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Paul Among the People: The Apostle Reinterpreted and Reimagined in His Own Time Paperback – August 2, 2011

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Editorial Reviews

From Booklist

*Starred Review* The astonishingly high quality of the new literature concerned with the greatest missionary apostle continues in poet and classical translator Ruden’s cross-referencing of Paul and his literary confreres who describe the world in which Paul spread and strengthened the new faith in Christ. Her project enables her to call the standard repertoire of Pauline characterizations seriously into question. Paul’s cross-references show us a Greek and Roman world of great brutality, given to pleasures carried to damaging and even fatal extremes. Nor was there any notion of inhumane punishment; hence, crucifixion, to which only commoners and slaves were subjected. Homosexuality was basically anal rape of adolescent boys, the more painful the better for the socially superior rapists. Women of high status were veiled, while unveiled women were treated as prostitutes and criminals. Slaves were so unequal to masters that they might have been a different, inferior species. The nonviolent love and community that Christianity preached radically differed from such exploitative, status-based norms, and Paul’s preaching, perceived as being against homosexuality and higher status for non-ruling-class women and slaves, looks very different when contrasted with those Greco-Roman norms as reported by writers from Aristophanes to Apuleius. Judiciously citing her own behavior to bring certain points home to contemporary readers, Ruden is winningly intimate as well as impressively scholarly in this superb book. --Ray Olson --This text refers to an out of print or unavailable edition of this title.


Praise for Sarah Ruden:

Paul Among the People

“Ruden offers a wholly fresh reinterpretation of Paul’s most controversial writings.” –Washington Post
“Ruden is winningly intimate as well as impressively scholarly in this superb book.” –Booklist
“The most exciting book of historical analysis I’ve read in ages – indeed the most exciting book period … What makes reading Ruden such a pleasure, aside from the quality of her thinking and her prose, is her willingness to question settled truths, and to do it with such a lightness of spirit.” –Rod Dreher, Beliefnet

“Wonderfully unexpected.” –Christianity Today

The Aeneid
“The best translation yet, certainly the best of our time.” –Ursula K. Le Guin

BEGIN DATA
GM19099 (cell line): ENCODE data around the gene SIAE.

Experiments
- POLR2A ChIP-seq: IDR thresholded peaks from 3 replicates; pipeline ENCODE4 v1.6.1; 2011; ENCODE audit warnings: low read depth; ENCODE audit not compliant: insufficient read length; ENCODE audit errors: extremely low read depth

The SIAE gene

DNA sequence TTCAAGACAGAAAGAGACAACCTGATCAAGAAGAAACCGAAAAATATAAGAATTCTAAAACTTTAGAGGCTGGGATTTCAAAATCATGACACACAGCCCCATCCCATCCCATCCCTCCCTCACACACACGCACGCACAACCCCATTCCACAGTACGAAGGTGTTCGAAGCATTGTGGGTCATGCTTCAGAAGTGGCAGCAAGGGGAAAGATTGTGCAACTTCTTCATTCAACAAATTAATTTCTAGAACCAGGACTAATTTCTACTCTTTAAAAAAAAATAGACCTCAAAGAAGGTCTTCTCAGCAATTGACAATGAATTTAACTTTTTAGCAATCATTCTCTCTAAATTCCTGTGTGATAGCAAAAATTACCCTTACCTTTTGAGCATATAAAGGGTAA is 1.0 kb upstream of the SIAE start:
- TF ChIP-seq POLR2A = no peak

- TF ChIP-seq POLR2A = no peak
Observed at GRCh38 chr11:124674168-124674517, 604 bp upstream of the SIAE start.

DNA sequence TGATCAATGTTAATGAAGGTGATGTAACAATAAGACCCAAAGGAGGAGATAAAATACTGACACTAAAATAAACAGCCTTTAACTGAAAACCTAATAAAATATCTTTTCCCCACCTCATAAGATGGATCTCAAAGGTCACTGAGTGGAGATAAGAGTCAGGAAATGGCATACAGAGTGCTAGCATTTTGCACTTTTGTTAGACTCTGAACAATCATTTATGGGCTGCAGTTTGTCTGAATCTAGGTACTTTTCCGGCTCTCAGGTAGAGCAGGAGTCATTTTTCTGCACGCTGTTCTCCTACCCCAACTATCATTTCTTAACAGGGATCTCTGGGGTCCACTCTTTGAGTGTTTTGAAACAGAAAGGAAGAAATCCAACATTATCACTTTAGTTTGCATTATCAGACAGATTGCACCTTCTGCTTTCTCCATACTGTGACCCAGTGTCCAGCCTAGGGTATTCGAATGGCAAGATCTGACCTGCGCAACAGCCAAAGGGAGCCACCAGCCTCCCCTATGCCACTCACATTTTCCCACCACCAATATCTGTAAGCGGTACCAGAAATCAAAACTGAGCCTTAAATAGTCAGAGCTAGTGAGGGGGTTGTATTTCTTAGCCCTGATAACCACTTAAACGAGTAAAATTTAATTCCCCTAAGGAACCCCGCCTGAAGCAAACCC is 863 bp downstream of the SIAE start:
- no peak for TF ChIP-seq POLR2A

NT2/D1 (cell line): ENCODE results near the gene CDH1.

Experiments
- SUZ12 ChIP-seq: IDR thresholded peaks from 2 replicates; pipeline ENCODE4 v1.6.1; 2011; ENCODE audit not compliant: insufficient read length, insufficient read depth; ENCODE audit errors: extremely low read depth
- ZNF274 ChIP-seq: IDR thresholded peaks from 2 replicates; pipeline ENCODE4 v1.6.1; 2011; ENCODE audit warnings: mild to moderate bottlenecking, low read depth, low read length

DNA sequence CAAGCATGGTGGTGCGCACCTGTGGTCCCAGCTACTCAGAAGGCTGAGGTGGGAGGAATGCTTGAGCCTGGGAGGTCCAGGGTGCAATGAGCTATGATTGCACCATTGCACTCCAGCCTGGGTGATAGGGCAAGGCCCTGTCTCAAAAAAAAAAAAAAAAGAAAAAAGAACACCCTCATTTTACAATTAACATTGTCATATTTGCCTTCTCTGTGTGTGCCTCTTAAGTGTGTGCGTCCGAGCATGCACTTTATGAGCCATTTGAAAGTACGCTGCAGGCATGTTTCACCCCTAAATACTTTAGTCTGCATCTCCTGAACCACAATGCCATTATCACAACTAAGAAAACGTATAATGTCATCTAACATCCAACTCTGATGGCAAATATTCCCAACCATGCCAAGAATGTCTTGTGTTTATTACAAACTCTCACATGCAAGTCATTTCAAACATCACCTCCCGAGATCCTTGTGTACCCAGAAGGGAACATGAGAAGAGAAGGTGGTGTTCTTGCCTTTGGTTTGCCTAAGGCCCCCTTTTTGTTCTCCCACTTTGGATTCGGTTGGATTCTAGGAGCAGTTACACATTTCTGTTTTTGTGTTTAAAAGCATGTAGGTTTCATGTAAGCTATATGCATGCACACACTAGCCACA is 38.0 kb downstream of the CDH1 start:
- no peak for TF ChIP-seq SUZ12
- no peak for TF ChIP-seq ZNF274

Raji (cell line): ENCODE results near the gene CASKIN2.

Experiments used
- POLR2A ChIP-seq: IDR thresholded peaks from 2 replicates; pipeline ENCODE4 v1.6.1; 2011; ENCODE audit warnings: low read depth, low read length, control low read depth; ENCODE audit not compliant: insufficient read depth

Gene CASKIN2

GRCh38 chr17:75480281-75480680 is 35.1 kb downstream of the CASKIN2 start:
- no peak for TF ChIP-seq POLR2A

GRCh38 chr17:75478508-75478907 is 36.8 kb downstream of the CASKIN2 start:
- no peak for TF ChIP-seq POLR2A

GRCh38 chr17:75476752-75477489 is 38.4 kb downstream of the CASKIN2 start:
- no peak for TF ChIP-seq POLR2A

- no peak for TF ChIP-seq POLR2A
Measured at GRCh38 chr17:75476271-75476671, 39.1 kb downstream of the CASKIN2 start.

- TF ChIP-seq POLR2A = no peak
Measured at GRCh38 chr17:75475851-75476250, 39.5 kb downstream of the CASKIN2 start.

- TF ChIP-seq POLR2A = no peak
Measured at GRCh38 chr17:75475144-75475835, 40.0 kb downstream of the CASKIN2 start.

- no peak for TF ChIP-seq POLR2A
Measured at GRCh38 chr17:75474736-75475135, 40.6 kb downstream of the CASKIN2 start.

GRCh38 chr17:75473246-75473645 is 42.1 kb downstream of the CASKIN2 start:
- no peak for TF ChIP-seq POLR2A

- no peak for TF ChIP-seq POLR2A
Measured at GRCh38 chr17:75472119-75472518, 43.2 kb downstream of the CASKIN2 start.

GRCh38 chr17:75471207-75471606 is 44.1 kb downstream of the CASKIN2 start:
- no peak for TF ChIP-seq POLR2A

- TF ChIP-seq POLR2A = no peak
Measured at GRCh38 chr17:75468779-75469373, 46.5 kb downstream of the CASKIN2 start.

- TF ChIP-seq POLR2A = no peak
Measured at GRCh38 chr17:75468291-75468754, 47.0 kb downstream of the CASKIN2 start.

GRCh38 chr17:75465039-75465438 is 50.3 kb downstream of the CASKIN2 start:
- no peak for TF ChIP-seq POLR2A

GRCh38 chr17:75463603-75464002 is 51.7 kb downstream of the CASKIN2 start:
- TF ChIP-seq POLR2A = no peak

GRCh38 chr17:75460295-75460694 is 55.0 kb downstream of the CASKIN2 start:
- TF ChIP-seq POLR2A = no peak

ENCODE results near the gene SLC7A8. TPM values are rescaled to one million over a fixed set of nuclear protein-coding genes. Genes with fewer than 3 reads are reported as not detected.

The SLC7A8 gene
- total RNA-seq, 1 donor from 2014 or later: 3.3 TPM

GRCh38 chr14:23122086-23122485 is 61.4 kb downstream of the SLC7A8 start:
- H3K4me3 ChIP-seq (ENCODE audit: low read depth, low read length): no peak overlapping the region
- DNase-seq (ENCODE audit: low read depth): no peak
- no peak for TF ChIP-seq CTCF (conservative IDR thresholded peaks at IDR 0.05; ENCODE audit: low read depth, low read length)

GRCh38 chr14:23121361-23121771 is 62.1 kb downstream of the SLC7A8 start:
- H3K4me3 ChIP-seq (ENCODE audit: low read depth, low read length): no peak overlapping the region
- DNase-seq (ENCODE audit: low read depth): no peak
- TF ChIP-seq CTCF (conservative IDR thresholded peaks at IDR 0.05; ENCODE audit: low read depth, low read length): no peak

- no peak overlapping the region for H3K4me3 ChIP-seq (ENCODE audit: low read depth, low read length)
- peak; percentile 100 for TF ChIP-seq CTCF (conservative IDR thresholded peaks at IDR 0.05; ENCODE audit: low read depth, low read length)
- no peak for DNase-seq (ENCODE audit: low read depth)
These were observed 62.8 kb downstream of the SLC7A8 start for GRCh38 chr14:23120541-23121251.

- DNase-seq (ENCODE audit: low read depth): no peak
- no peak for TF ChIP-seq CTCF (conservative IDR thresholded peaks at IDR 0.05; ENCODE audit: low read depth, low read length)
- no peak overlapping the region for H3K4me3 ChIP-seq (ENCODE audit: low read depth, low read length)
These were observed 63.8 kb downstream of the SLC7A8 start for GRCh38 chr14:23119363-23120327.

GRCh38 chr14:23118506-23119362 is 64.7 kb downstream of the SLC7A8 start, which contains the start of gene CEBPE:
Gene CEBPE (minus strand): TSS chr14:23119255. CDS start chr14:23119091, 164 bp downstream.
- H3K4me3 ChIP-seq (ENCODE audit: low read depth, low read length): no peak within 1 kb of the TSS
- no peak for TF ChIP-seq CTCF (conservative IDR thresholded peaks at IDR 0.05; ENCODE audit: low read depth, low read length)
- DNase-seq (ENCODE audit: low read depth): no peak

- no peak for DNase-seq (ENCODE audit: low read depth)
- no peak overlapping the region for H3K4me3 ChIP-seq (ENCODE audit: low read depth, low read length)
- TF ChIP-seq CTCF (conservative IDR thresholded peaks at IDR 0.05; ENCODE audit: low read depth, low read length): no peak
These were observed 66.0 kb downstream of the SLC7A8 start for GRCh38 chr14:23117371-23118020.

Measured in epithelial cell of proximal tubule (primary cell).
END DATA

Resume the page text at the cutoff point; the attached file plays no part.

“The first translation since Dryden’s that can be read as a great English poem in itself.” –Garry Wills, The New York Review of Books
“An Aeneid more intimate in tone and soberer in measure than we are used to—a gift for which many will be grateful.” –J. M. Coetzee
“An intimate rendering of great emotional force and purity . . . The immediacy, beauty, and timelessness of the original Latin masterpiece lifts off these pages with gemlike originality.” –Choice 
“A perfect Lysistrata for the new millennium: rich apparatus and a sparkling, metrical, accurate translation of this inexhaustible treasure of a play.” –Rachel Hadas, Rutgers University 
“Ruden has caught, better than any translator known to me, both the conversational patterns of Petronian dialogue and the camera-sharp specificity and color of the Satyricon’s descriptive pages . . . A quite extraordinary achievement.” –Peter Green, Los Angeles Book Review
“Relying on her excellent knowledge of Latin, her lively feel for contemporary slang and rhythm, and her infectious love of the work, Ruden gives us the full Satyricon . . . Her book, breathing knowledge and affection, is a delight.” –Donald Lyons, The New Criterion

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Product Details

  • Paperback: 240 pages
  • Publisher: Image; 7.3.2011 edition (August 2, 2011)
  • Language: English
  • ISBN-10: 0385522576
  • ISBN-13: 978-0385522571
  • Product Dimensions: 5.1 x 0.5 x 7.9 inches
  • Shipping Weight: 4 ounces (View shipping rates and policies)
  • Average Customer Review: 4.2 out of 5 stars  See all reviews (55 customer reviews)
  • Amazon Best Sellers Rank: #359,018 in Books (See Top 100 in Books)

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Customer Reviews

Most Helpful Customer Reviews

67 of 69 people found the following review helpful By Ulsterman on April 12, 2010
Format: Hardcover
Jesus was good, Paul was bad - so goes the familiar slant on the Bible, which paints Paul as the monster who corrupted the enlightened teachings of Jesus by condemning homosexuals, telling wives to submit to their husbands, telling slaves to obey their masters, and telling Christians to obey the government. Sarah Ruden makes an effort to correct this vision of Paul as sexist homophobe, and does so by showing how really bad the pagan world was in his day.